Since a mastectomy and other surgeries for breast cancer in 2006, I’ve woken up every morning and thanked God that I am alive. It was a prayer I’ve had each and every morning, without exception.
Six weeks ago I dislocated and broke my wrist in a bike fall in one of our wonderful parks. I had surgery 10 days later for two plates and some screws. I have a great surgeon but my recovery has been slowed by extreme swelling in my hand and fingers. I imagine that my two bouts with lymphedema in 2008 after breast cancer surgery left my lymph system damaged and the wrist surgery overwhelmed my body’s ability to clear the edema.
So, it will be a prolonged recovery, but I’m confident of a good outcome with a projection of some golf in 6-8 months.
For the first two weeks after surgery, I concentrated on rest and pain control: doctor’s orders so that the bones could heal straight. I realized how unimportant most things are that I do each day. The world didn’t stop turning because of my incapacitation. The past two weeks, I’ve started moving my fingers and moving the fluid out of my hand. Occupational therapy twice per week and 30 minutes of exercises 5x/day makes for a full day, with rest and pain control still very important.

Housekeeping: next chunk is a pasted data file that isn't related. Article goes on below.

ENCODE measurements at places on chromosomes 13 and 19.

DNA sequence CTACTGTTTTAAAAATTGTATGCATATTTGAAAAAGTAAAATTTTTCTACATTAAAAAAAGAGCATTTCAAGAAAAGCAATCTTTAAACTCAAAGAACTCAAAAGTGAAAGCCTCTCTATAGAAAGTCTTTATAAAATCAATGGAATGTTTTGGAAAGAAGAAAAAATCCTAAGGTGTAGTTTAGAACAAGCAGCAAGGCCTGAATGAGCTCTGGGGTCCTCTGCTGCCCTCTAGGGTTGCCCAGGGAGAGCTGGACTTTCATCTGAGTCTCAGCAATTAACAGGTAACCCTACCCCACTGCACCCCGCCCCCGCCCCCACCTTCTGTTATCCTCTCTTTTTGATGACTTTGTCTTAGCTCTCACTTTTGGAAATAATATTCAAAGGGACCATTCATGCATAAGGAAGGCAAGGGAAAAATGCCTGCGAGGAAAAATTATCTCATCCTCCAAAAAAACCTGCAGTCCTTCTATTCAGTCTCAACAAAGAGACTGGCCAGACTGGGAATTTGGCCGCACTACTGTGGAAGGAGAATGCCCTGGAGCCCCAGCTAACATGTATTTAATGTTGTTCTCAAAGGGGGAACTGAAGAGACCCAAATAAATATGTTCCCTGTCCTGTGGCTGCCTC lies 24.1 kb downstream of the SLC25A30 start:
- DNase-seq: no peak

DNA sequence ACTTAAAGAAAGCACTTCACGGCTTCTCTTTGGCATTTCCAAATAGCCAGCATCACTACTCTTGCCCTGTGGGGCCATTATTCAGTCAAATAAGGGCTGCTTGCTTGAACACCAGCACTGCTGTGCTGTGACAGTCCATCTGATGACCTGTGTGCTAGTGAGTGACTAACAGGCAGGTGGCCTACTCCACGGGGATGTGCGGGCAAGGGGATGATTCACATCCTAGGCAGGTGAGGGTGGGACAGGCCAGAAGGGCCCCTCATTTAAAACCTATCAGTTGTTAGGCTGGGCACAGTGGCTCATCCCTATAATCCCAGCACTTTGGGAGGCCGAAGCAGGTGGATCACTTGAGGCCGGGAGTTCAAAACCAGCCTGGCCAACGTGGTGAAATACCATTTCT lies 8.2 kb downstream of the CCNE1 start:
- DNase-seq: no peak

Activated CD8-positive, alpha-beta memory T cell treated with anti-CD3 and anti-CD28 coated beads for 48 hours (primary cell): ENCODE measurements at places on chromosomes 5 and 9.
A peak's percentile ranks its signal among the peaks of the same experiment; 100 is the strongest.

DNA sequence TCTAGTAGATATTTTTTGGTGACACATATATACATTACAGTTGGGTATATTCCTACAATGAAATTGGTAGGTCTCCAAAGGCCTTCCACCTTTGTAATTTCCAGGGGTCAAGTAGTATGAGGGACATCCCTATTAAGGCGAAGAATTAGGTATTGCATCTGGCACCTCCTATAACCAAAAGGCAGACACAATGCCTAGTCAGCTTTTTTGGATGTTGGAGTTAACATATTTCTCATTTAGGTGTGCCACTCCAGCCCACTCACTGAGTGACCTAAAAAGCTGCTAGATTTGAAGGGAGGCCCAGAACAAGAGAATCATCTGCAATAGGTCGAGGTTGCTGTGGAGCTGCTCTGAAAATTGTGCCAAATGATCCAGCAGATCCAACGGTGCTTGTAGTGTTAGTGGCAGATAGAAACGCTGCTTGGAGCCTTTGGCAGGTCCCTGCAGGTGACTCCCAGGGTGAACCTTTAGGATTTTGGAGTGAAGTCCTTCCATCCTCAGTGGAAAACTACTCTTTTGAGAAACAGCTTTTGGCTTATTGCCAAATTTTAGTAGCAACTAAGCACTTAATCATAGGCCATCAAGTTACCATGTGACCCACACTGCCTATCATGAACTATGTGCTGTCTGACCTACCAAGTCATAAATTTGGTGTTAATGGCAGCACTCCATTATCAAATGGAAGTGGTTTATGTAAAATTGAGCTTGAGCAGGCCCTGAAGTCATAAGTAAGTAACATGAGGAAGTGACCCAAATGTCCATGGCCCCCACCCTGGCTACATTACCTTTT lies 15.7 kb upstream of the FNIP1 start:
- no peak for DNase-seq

Each day is better than the previous one, and I’ve learned to slow down and prioritize my tasks. My morning answer to the question: “Are you still sure you’re glad you’re alive?” is the same:
it is an early morning, resounding, “Yes!” My wrist surgery and recovery are teaching me how important it is to continue to feel chosen and beloved, even when adversity strikes.
This photo of the sunrise is from my backyard yesterday morning. The beautiful colors were breathtaking. I’m glad I woke up again, and was able to enjoy God’s gorgeous kingdom for another day.